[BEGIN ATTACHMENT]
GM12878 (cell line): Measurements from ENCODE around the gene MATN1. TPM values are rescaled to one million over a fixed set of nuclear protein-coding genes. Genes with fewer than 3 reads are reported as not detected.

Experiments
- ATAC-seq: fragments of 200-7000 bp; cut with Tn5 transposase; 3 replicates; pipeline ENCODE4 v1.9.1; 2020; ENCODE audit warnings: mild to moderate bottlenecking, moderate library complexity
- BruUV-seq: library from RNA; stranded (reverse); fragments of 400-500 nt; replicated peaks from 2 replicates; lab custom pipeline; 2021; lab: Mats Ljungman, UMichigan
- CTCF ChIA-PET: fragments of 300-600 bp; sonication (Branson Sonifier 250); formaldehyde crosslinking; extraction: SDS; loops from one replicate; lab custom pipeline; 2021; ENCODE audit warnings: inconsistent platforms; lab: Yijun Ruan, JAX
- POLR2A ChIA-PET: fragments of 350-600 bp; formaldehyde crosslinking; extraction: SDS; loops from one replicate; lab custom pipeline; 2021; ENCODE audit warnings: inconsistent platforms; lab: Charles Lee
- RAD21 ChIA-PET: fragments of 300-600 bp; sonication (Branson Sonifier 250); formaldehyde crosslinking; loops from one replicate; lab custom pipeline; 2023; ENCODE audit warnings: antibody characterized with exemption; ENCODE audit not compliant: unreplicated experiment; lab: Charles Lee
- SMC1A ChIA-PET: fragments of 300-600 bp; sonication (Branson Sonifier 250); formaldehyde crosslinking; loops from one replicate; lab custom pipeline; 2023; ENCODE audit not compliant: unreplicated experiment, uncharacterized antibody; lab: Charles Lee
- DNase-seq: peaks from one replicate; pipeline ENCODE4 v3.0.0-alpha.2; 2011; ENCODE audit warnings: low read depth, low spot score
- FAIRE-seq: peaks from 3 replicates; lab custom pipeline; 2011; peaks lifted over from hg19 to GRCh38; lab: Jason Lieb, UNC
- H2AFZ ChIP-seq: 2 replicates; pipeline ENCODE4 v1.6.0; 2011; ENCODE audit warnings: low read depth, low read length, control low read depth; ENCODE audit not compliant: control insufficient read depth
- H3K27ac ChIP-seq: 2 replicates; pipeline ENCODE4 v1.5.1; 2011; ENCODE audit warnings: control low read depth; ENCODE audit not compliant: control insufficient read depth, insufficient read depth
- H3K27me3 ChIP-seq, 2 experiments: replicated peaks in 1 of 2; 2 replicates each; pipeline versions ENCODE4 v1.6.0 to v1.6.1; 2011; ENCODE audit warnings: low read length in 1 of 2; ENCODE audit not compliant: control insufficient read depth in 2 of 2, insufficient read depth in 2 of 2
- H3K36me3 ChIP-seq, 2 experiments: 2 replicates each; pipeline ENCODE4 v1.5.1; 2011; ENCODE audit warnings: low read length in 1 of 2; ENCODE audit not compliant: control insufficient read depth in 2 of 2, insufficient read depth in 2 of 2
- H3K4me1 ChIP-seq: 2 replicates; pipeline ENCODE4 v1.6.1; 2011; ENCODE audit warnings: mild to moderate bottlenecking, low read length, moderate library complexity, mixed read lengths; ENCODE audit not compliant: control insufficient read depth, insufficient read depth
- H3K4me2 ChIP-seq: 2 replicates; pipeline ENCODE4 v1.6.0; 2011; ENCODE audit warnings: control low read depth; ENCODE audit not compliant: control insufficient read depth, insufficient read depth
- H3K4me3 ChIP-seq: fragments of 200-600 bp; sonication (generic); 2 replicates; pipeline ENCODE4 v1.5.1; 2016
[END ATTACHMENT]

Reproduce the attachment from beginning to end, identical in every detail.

GM12878 (cell line): Measurements from ENCODE around the gene MATN1. TPM values are rescaled to one million over a fixed set of nuclear protein-coding genes. Genes with fewer than 3 reads are reported as not detected.

Experiments
- ATAC-seq: fragments of 200-7000 bp; cut with Tn5 transposase; 3 replicates; pipeline ENCODE4 v1.9.1; 2020; ENCODE audit warnings: mild to moderate bottlenecking, moderate library complexity
- BruUV-seq: library from RNA; stranded (reverse); fragments of 400-500 nt; replicated peaks from 2 replicates; lab custom pipeline; 2021; lab: Mats Ljungman, UMichigan
- CTCF ChIA-PET: fragments of 300-600 bp; sonication (Branson Sonifier 250); formaldehyde crosslinking; extraction: SDS; loops from one replicate; lab custom pipeline; 2021; ENCODE audit warnings: inconsistent platforms; lab: Yijun Ruan, JAX
- POLR2A ChIA-PET: fragments of 350-600 bp; formaldehyde crosslinking; extraction: SDS; loops from one replicate; lab custom pipeline; 2021; ENCODE audit warnings: inconsistent platforms; lab: Charles Lee
- RAD21 ChIA-PET: fragments of 300-600 bp; sonication (Branson Sonifier 250); formaldehyde crosslinking; loops from one replicate; lab custom pipeline; 2023; ENCODE audit warnings: antibody characterized with exemption; ENCODE audit not compliant: unreplicated experiment; lab: Charles Lee
- SMC1A ChIA-PET: fragments of 300-600 bp; sonication (Branson Sonifier 250); formaldehyde crosslinking; loops from one replicate; lab custom pipeline; 2023; ENCODE audit not compliant: unreplicated experiment, uncharacterized antibody; lab: Charles Lee
- DNase-seq: peaks from one replicate; pipeline ENCODE4 v3.0.0-alpha.2; 2011; ENCODE audit warnings: low read depth, low spot score
- FAIRE-seq: peaks from 3 replicates; lab custom pipeline; 2011; peaks lifted over from hg19 to GRCh38; lab: Jason Lieb, UNC
- H2AFZ ChIP-seq: 2 replicates; pipeline ENCODE4 v1.6.0; 2011; ENCODE audit warnings: low read depth, low read length, control low read depth; ENCODE audit not compliant: control insufficient read depth
- H3K27ac ChIP-seq: 2 replicates; pipeline ENCODE4 v1.5.1; 2011; ENCODE audit warnings: control low read depth; ENCODE audit not compliant: control insufficient read depth, insufficient read depth
- H3K27me3 ChIP-seq, 2 experiments: replicated peaks in 1 of 2; 2 replicates each; pipeline versions ENCODE4 v1.6.0 to v1.6.1; 2011; ENCODE audit warnings: low read length in 1 of 2; ENCODE audit not compliant: control insufficient read depth in 2 of 2, insufficient read depth in 2 of 2
- H3K36me3 ChIP-seq, 2 experiments: 2 replicates each; pipeline ENCODE4 v1.5.1; 2011; ENCODE audit warnings: low read length in 1 of 2; ENCODE audit not compliant: control insufficient read depth in 2 of 2, insufficient read depth in 2 of 2
- H3K4me1 ChIP-seq: 2 replicates; pipeline ENCODE4 v1.6.1; 2011; ENCODE audit warnings: mild to moderate bottlenecking, low read length, moderate library complexity, mixed read lengths; ENCODE audit not compliant: control insufficient read depth, insufficient read depth
- H3K4me2 ChIP-seq: 2 replicates; pipeline ENCODE4 v1.6.0; 2011; ENCODE audit warnings: control low read depth; ENCODE audit not compliant: control insufficient read depth, insufficient read depth
- H3K4me3 ChIP-seq: fragments of 200-600 bp; sonication (generic); 2 replicates; pipeline ENCODE4 v1.5.1; 2016